In an industry obsessing over Facebook Instant Articles, Google’s Accelerated Mobile Pages, short form video, bots, virtual reality and millennials’ use of Snapchat, *breathes* Trinity Mirror’s announcement of a new print newspaper, The New Day, seemed… a move in the wrong direction?
Then, taking into account everything I’ve ever learned about the fundamental need for journalism to serve the reader – I was perplexed when the paper was said to be aimed at people who don’t like newspapers.
But experimentation is what will save journalism, to use the tired old trope. And maybe a print newspaper, whose only online presence lives on social media, is so unlikely, so disruptive, it could actually work.
Life is short…
As you’ll have probably heard, it didn’t. The goal had been to sell more than 200,000 a day but it ended up selling closer to 30,000.
The New Day published its last issue yesterday, two months after it started. ‘Life is short,’ the newspaper’s tagline began.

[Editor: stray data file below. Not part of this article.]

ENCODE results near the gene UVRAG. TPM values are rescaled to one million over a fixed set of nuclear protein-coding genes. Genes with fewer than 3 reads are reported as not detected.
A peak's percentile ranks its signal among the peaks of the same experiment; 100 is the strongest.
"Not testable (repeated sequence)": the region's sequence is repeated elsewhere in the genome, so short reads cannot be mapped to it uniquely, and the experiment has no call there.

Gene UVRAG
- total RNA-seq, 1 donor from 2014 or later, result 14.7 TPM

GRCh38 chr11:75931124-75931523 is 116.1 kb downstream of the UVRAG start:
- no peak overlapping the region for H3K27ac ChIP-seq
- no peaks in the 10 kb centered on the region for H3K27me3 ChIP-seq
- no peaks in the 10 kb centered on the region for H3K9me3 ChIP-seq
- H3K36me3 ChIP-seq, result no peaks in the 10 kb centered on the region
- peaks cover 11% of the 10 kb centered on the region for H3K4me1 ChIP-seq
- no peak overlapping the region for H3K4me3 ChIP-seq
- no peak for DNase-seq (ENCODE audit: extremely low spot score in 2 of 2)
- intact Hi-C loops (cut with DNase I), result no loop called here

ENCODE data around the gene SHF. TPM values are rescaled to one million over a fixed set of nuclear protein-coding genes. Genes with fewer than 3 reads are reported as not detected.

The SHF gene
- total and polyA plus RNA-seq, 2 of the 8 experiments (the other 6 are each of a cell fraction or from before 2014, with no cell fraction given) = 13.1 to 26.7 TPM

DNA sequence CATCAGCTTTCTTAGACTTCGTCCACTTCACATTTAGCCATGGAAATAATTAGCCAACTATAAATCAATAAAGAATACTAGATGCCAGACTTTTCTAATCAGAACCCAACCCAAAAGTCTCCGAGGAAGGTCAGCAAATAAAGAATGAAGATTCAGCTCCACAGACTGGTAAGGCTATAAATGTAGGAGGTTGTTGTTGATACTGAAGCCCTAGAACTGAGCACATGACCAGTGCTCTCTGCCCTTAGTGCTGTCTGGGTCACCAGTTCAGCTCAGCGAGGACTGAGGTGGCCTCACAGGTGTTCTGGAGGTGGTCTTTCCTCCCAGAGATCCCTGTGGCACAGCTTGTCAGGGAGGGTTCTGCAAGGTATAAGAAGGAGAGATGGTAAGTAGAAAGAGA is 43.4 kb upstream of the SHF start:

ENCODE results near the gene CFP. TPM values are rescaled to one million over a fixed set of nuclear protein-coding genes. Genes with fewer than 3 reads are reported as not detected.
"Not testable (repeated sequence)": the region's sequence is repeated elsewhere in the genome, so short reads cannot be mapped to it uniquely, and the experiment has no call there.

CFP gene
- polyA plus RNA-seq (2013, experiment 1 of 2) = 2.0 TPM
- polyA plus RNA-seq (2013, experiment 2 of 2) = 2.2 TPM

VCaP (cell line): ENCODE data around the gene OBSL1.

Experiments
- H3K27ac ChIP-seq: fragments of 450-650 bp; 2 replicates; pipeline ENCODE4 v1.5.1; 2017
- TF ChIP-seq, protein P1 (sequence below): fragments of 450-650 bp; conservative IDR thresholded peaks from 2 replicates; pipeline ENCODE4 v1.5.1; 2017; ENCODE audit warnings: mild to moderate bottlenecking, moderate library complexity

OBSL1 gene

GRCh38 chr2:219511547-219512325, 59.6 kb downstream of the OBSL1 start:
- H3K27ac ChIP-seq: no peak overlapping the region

I thought it was a bad product. Flicking through its pages, you’d think the editors weren’t in the business of selling newspapers.
Print can be revitalised. The best newspapers are undeniably relevant to their readers. Every page drags you in by the collar and provokes a range of emotional responses – disgust, amusement, joy. You can’t just inform – everyone else is doing that on multiple platforms.
The New Day failed to be relevant to readers.
But I’m inclined to join Guardian media columnist Roy Greenslade and point the finger at Trinity Mirror’s CEO, Simon Fox.
Says Greenslade: ‘The very fact that the newspaper was launched on the cheap was a large part of the reason for its failure.
‘It was a toe-in-the-water, rather than a full-hearted, experiment. It was bold in its concept and timid in its execution. And while we’re at it, note the big difference between boldness and foolhardiness.’
The people at the top must take ultimate blame. It was a bold experiment, something Trinity Mirror is known for after the projects of Ampp3d, UsVsTh3m and Mirror Row Zed. But the New Day project lacked ambition and hunger. Without those things, it was doomed to failure.